I was happy to get up at 5am, ready on the water at 6. I was asleep last night at 11pm, this made 6 hrs for that night only. Ok for one night, but in general I need 9 hrs to recover fully.
I enjoyed the early morning paddle close to the cliffs, and crossed Smith Bay and Emu Bay, both populated bays with quite a few houses. The last bay, Boxing bay, was remote and had a lovely white sandy beach. This would be a great choice for a night’s camp!
But my goal was Cape Jervis for that night, actually I was aiming for Fishery Bay to the south east. It was a 45 km crossing in a direct line through Backstairs Passage. I plotted the bay into my GPS, but was still aiming for about ½ hr towards the wrong land on the horizon. Probably kangaroo Head. How stupid! I didn’t had a compass any more, which I lost already weeks ago one day when we were driving with the boat on the roof. It must have been wiped off from the holding bungees by a low hanging branch somehow somewhere. I had to rely completely on my little arrow on my GPS map. Usually no problem, I just need to follow the little arrow, and to watch the path it leaves, too, and if it is still in line with the intended bearing. But sometimes you rather like to follow what you can already see at the horizon. But this may not always be the spot where you’d like to go!
I corrected my visual bearing, barely being able to make out Cape Jervis in the distance. But it came closer and closer…including the south easterly headwind funneling stronger and stronger through Backstairs Passage.
My estimated arrival time faded behind dusk, but I was not too concerned about the outlook of a couple of hours paddling at night. I only decided to cat it 3 km short and would aim for the well lit and easy landing ferry harbor of Cape Jervis town, not for Fishery Bay. It as full moon, and the sky was clear without any cloud. The sea was choppy with 15-20 kn, but not too bad. Amazingly the tidal stream was like nothing that day, despite the full moon! I had to fight only the headwind, no tides. Lucky me…headwind *plus* tides in the wrong direction would have probably slowed my speed down to zero! I was not really fast, tired from the long day and the previous one, making only 3-4 km/hr with the heavy loaded boat. But I was getting there!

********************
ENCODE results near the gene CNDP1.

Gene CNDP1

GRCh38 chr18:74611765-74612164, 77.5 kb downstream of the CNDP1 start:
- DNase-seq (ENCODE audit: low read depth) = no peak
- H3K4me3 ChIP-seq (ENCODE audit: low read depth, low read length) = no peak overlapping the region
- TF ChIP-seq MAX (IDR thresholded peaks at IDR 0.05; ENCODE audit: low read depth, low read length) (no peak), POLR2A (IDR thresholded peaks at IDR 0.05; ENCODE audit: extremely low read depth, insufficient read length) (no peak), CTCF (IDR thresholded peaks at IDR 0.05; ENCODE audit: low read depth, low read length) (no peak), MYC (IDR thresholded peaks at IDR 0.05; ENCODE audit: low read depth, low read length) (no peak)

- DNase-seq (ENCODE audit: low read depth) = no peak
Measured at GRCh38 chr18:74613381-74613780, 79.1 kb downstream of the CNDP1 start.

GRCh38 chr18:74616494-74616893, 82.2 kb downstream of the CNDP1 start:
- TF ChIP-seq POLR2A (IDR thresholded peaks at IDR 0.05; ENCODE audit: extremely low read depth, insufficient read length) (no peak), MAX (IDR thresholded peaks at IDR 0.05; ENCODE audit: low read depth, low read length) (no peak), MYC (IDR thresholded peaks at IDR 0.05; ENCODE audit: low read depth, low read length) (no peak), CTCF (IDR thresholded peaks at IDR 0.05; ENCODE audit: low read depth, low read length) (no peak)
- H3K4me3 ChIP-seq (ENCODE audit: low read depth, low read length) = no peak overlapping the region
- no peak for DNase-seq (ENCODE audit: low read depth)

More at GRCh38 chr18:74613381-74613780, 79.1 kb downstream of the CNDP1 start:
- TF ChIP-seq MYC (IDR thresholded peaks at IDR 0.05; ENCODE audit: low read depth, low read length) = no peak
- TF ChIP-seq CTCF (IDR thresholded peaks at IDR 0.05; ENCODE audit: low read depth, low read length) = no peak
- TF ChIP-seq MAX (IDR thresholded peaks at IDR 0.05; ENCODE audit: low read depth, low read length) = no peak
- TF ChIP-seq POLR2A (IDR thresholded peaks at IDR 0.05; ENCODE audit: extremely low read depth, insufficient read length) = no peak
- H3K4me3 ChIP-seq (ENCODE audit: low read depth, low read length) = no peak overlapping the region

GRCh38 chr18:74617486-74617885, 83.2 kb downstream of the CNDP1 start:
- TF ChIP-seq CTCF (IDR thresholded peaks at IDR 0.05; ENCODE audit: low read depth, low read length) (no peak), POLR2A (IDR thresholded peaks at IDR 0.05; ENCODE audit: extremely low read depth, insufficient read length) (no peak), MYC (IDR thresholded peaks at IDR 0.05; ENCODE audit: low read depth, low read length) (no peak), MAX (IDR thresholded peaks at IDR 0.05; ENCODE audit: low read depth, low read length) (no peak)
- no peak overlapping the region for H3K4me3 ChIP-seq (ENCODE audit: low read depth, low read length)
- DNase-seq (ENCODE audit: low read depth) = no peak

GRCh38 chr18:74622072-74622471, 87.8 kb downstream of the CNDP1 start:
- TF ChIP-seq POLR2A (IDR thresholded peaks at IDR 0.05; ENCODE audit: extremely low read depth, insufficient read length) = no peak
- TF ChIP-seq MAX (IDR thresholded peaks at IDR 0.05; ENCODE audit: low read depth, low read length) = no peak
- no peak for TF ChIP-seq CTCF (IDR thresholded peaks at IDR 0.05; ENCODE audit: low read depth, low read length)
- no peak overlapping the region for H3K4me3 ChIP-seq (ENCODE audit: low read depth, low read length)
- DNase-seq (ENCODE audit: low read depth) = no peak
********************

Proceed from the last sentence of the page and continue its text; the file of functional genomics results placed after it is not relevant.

Cape Jervis had a lighthouse, and several lights from houses as well. It was an easy night’s target. The Kangaroo Island ferry from Penneshaw came in around 8pm, and I could easily spot the boat going into the harbor. The full moon was shining, and the paddle would have been actually quite beautiful, if it wouldn’t be for the continuous headwinds and my generally overtiredness. But the km count on my GPS went down and down and down, and eventually I could spot in the bright moonlight the breakwater, protecting the ferry harbor entrance.
I turned into the harbor, passing the huge ferry boat tied to the jetty. A nice flat beach was at the end of the harbor, no problem to land and to camp. I finally reached the port at 11pm! Greg wanted me to call him briefly to tell him I was ok, although he was already sleeping at Cape York. I fell asleep at around 1 am, I needed to eat, do my office work and being overtired, it takes always a bit longer to settle down.
At 2 am, a car came to launch a motorboat on the ramp close by for a full moon’s fishing trip. At 4 am, more cars came with more boats, but I was starting to get ready for the last day’s paddle to Victor Harbor. 3 hrs of disturbed sleep only plus those short 6 hrs last night…after 17 plus 14 hrs of headwind paddling. I was really hoping this last day was having “easy” winds as forecasted!
Text message from Freya via satellite phone:
Cape Jervis. 6:00 a.m. to 11:00 p.m., 70 km. Headwinds, headwinds, headwinds…need to sleep.